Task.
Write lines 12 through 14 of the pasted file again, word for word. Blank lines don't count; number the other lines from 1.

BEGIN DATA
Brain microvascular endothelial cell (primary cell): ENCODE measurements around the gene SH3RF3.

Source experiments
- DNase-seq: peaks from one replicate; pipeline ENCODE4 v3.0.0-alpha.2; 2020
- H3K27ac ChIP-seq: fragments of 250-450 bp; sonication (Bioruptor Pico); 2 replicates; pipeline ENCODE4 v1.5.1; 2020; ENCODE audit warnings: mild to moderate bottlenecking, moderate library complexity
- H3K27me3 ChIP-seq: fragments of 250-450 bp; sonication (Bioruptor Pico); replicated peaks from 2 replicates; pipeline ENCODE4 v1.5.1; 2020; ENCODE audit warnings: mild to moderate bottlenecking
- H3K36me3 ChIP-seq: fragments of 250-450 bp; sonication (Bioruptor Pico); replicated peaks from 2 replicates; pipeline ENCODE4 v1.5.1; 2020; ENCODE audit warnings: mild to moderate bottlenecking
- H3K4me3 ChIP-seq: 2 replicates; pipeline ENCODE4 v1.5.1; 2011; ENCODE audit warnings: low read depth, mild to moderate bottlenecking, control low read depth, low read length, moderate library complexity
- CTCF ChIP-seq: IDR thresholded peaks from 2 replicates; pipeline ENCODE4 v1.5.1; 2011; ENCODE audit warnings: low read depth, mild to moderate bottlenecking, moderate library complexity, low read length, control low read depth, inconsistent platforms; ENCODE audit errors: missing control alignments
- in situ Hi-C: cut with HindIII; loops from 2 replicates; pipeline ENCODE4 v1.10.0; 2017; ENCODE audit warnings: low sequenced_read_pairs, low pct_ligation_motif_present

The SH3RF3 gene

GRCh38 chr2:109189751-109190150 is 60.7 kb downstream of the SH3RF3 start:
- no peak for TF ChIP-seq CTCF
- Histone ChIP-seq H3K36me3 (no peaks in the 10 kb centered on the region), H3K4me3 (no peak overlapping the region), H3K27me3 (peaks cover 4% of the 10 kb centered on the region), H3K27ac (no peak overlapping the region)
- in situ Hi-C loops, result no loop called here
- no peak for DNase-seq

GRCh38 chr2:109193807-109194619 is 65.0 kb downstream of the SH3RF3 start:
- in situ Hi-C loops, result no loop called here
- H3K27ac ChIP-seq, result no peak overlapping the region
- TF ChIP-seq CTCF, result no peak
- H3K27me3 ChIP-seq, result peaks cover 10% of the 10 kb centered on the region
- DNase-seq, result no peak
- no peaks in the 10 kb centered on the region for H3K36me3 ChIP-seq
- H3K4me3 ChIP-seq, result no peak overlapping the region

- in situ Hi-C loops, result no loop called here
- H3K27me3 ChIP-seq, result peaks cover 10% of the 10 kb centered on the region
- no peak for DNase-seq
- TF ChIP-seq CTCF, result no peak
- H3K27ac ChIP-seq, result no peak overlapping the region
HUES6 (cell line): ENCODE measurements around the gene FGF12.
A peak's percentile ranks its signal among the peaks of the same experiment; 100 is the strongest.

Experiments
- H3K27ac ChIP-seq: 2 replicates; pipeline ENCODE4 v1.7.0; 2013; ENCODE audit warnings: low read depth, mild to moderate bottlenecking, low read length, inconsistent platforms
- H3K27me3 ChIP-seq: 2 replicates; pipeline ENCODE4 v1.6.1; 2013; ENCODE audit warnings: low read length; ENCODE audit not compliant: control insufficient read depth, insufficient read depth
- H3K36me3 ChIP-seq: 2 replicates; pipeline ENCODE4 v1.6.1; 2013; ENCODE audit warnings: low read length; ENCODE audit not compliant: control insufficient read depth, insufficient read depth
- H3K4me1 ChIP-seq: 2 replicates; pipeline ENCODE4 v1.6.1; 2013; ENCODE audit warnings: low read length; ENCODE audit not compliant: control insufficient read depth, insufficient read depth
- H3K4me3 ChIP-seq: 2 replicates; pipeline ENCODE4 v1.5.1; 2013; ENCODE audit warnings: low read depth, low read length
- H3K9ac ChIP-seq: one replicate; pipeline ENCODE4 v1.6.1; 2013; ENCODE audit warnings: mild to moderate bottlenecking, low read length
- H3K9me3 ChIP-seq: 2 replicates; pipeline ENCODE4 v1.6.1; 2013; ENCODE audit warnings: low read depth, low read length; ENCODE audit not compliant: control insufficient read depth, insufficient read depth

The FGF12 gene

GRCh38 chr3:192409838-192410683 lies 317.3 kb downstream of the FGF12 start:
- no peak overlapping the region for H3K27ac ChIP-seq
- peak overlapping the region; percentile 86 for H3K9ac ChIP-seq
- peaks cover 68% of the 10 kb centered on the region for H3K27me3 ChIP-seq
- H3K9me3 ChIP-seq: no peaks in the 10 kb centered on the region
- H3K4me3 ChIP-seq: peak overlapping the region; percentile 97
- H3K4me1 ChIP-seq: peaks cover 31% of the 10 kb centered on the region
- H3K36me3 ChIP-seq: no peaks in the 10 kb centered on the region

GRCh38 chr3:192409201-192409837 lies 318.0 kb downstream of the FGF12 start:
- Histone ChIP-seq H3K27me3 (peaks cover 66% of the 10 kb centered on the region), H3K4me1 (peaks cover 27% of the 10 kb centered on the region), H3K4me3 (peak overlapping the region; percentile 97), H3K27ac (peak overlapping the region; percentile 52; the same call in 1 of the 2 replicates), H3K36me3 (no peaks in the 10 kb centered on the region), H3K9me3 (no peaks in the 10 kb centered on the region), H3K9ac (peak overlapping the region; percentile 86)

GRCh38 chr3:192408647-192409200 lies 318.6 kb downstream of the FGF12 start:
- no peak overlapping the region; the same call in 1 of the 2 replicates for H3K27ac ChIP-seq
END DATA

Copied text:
- no peak for TF ChIP-seq CTCF
- Histone ChIP-seq H3K36me3 (no peaks in the 10 kb centered on the region), H3K4me3 (no peak overlapping the region), H3K27me3 (peaks cover 4% of the 10 kb centered on the region), H3K27ac (no peak overlapping the region)
- in situ Hi-C loops, result no loop called here